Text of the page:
- The Federal Reserve signaled that the pace of rate hikes may slow down in December, suggesting that inflation in the US may have peaked.
- Stocks and bonds rallied in November on the notion of smaller rate hikes, but the inflation fight will continue into 2023.
- International stocks had their best month in two years with both developed and emerging markets gaining double digits on a weaker US Dollar.
The Federal Reserve has signaled that it plans to raise interest rates an additional 50 basis points in December, after four consecutive 75 basis point rate hikes. This suggests that they believe that inflation may have peaked and led to a risk-taking stance in November. Stocks and bonds rallied on the news with the S&P500 gaining 5.59% for the month. The investment grade bond market, which has suffered one of worst years in a generation, rallied on the Fed’s comments. The Bloomberg US Aggregate Bond Index gained 3.68% for its best month of 2022. Attractive yields and lower inflation expectations drew investor interest back into bonds, but a strong labor market may cause inflation to remain higher than the Fed’s 2% target into 2023 and perhaps beyond.
All sectors of the US stock market were higher in November. Materials (+11.76%) stocks were the biggest gainers followed by industrials (+7.85%) and financials (+7.04%). Consumer discretionary (+0.99) was the worst performing sector of the market as investors consider how deep and long a global recession next year might be. US stocks seem to be getting thicker skin as they absorbed a billion-dollar crypto exchange that went bankrupt in a matter of days and civil unrest in China over strict COVID lockdowns. Small cap stocks underperformed large caps and value stocks continued to dominate growth for the year. As we head into the final month of 2022, the Dow Jones Industrial Average is down just 2.89%, the S&P500 index down 13.1%, while the tech-heavy NASDAQ has fallen 26.13%.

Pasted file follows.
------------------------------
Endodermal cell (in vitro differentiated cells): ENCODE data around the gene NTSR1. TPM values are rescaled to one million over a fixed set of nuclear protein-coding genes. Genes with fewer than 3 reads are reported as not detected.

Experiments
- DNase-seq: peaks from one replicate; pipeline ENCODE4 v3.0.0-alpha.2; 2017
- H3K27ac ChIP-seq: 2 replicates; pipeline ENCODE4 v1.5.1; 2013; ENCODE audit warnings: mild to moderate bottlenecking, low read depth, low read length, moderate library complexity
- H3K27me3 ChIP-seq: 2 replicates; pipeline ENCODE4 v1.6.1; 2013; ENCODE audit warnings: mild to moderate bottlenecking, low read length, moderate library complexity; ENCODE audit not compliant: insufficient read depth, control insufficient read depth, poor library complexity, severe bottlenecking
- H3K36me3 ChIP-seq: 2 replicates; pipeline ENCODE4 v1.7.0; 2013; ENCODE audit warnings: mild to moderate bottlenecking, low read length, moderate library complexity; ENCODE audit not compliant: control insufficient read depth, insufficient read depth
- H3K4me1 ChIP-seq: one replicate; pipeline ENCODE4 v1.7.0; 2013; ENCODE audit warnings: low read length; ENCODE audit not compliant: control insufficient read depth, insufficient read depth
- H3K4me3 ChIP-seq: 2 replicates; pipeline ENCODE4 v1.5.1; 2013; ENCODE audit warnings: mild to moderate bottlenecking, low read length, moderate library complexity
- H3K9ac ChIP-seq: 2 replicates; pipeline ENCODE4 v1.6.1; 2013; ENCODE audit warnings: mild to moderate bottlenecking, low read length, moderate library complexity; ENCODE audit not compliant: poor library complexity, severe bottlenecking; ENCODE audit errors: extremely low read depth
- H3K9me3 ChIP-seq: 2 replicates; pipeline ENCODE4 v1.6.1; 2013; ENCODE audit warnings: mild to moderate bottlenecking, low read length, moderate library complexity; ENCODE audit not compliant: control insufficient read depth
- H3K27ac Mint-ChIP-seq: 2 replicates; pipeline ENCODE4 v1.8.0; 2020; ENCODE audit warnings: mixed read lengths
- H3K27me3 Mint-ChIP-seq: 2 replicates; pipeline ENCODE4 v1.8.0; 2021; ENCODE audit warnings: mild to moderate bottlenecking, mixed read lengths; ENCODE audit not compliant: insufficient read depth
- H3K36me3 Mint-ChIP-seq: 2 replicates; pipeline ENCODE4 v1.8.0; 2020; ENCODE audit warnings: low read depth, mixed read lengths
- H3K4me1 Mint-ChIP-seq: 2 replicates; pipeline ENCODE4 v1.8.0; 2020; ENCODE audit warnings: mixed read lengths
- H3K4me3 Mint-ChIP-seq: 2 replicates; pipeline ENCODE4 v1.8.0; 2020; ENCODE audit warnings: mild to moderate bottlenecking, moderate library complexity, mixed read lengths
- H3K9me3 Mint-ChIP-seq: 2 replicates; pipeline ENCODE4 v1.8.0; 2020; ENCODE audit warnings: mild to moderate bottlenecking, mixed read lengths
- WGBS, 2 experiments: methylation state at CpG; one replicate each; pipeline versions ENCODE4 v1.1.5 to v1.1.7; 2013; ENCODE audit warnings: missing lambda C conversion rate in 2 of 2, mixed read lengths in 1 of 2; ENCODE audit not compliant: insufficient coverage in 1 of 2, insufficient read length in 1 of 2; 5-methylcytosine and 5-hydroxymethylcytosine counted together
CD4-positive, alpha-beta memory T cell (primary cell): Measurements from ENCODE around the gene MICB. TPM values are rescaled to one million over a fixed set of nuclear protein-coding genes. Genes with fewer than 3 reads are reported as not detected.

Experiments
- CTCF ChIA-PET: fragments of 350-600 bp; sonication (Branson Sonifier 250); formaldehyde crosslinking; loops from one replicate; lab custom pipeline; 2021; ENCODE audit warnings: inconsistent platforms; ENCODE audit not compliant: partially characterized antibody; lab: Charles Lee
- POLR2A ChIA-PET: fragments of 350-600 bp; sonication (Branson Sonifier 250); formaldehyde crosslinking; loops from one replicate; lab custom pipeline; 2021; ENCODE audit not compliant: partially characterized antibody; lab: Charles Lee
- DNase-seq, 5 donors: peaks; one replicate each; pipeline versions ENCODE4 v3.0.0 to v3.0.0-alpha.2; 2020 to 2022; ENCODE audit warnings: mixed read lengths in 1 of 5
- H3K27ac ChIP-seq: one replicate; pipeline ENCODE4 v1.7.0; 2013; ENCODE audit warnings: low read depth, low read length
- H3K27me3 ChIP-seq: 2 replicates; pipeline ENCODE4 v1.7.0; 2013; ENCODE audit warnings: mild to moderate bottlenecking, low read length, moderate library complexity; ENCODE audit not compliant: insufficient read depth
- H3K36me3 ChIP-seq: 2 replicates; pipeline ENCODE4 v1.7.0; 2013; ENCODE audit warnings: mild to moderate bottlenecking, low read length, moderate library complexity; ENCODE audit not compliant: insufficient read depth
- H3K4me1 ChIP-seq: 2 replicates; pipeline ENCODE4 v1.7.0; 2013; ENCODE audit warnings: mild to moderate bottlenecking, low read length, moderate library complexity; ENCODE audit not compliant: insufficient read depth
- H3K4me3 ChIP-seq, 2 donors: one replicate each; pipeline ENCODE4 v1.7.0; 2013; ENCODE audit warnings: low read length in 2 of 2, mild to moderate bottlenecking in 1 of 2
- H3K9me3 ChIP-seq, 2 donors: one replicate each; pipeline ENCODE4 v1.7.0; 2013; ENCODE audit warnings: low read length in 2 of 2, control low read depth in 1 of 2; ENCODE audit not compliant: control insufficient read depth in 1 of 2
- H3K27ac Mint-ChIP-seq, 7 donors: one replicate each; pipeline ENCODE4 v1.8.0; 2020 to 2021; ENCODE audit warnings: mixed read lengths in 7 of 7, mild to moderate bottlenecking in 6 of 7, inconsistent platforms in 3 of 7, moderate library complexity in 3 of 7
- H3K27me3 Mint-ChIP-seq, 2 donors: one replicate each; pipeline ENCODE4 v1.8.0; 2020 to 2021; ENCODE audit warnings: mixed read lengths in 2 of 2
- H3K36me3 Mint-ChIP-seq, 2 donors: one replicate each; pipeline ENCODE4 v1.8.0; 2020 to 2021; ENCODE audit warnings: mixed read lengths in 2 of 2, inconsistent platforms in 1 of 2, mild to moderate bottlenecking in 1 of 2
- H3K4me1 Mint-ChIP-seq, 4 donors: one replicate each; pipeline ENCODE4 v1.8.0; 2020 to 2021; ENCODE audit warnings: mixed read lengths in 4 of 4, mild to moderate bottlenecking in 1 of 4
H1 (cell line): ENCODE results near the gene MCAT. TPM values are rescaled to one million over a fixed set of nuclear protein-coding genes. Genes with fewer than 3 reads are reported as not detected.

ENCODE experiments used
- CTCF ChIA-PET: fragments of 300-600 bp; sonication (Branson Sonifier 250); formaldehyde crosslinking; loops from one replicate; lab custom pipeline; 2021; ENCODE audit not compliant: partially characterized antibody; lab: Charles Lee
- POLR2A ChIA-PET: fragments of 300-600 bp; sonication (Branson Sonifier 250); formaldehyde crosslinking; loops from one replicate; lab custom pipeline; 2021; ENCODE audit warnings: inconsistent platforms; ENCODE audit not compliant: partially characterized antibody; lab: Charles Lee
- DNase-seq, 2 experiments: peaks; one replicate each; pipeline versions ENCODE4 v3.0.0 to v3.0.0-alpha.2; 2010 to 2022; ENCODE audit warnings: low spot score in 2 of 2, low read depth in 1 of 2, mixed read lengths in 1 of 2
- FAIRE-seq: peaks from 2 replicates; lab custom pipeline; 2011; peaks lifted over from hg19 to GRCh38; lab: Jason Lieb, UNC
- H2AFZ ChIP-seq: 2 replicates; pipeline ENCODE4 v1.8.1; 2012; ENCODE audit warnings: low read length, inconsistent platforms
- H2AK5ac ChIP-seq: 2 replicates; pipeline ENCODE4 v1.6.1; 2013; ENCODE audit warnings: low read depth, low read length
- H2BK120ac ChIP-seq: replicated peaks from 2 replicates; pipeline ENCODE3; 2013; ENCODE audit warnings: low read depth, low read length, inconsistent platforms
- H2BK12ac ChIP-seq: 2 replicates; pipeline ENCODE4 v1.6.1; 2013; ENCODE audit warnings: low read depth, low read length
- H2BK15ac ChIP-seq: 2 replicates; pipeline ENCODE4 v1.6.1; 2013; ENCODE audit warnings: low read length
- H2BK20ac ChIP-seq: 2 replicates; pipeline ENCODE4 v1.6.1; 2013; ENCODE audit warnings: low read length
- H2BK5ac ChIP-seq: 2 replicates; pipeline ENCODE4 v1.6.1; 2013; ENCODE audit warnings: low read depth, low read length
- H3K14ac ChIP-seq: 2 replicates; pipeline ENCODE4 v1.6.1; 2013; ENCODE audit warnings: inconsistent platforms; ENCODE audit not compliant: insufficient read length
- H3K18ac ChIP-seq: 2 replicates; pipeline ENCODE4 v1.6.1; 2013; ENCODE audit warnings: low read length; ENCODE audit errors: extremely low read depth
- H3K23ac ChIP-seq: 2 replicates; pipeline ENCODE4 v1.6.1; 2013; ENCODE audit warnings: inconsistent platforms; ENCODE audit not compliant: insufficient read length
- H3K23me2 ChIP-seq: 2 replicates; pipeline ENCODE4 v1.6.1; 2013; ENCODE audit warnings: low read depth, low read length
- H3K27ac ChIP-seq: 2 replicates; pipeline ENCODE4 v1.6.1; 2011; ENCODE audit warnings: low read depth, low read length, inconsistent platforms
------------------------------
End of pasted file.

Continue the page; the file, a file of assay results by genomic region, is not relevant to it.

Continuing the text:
International stocks had their best monthly return since 2020 with the developed market MSCI EAFE Index gaining 11.26%. Emerging markets (MSCI EM index) soared 14.83% after a very challenging year. The US Dollar weakened against foreign currencies, boosting US investor returns in stocks abroad. Asian stocks rallied on the hopes that China may soon relax its zero-COVID policy which has been hindering economic growth. European stocks also rallied after an uncertain year of energy supplies. Lower global energy prices combined with declining yields in US bonds seemed to be a main contributor to the weaking US Dollar Index.
Sources: Morningstar Direct, Wall Street Journal, First Trust, Merrill Lynch